Kingdom Hearts 3D – TGS 2011 Demo

Kingdom Hearts 3D Demo Impression

1up has released their Kingdom Hearts 3D demo impressions, explaining Neku’s role in the story as well as the controls for the game itself.

Take a look at below:

I won’t lie: I’m not much of a Kingdom Hearts fan. I like the concept enough in the abstract — Disney meets Final Fantasy? Bizarrely hilarious! — but the story and play have always left me cold. I’m warming up the the series thanks to the strength of some of its better portable iterations, though. While the series wasn’t much to speak of on GBA or DS, Kingdom Hearts: Birth By Sleepon PSP was much better than it had any right to be, and its upcoming 3DS version, Dream Drop Distance, builds further on Sleep’s refinements. It also features Neku Sakuraba from The World Ends With You, which does a lot to win me over.

Neku appears as a guest character in Sora’s side of the TGS demo — though not a playable guest. Both Neku and his rival/friend/frienemy Riku team up with captured dream-monsters this time around rather than fighting alongside licensed characters. Neku’s role is more that of the Disney-world guests from previous games. He shows up, reveals that he’s caught in a “game,” leaving him 43 minutes to win or die. Naturally, he asks Sora to be his partner but ultimately decides the tousle-haired protagonist is “a weird guy” and takes off. Sora follows, riding rails in pursuit of Neku, but quickly encounters a boss battle set in a cul-de-sac of Traverse Town.

Both sides of the demo (Sora and Riku) are essentially the same, really: A brief story set-up, a few set encounters, and a boss fight. Riku interacts with Quasimoto from The Hunchback of Notre Dame, which is admittedly less interesting than Neku; on the other hand, Riku has a double-jump, which is always great. The demo is just enough to give a feel for what KH3D adds to the series. While the camera is still a hyperactive mess that makes boss battles a pain (all the 3DS’s buttons are used, so there’s no lock-on system that I could find), everything else about the game feels significantly improved over previous Kingdom Hearts. The action is fluid and smooth, with much more refined combat. Fighting enemies feels less like combo-driven button mashing that locks your hero into canned animations than in previous installments, and your skill set has been improved considerably. Both demo characters possess a standard repertoire of magic skills such as Cura and Blizzaga, which are activated and cycled through as they were in Birth By Sleep, but they also can perform special Dual Link attacks with their partners by pressing Y.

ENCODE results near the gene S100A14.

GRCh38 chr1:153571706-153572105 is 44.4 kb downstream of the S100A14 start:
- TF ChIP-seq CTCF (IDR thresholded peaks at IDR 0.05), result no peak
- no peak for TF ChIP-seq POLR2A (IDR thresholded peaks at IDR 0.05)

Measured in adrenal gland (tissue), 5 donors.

Dual Link skills are context-sensitive and seem to vary according to your current partners, enemies, and positioning. You can pull off different skills while on the ground or in the air. A key part of these skills seems to be something called (inexplicably) Holy Rope, which are a series of nodes placed around battlefields. Pressing A and X while near one of these Holy Rope points freezes the action and allows you to use the touch screen to draw connections between points on the area map, which then sends Sora or Riku dashing through the air along the prescribed course. Using the Holy Rope paths to intersect foes allows you to pull off standard or special attacks while they’re otherwise out of reach.

The TGS demo of Dream Drop Distance is fairly brief — about 20 minutes to complete both portions — but shows a game that looks and plays beautifully. Square hasn’t formally announced a U.S. release date for KH3D, but the notion that they wouldn’t localize such a sure hit is enough to get a man laughed out of the room. Honestly now.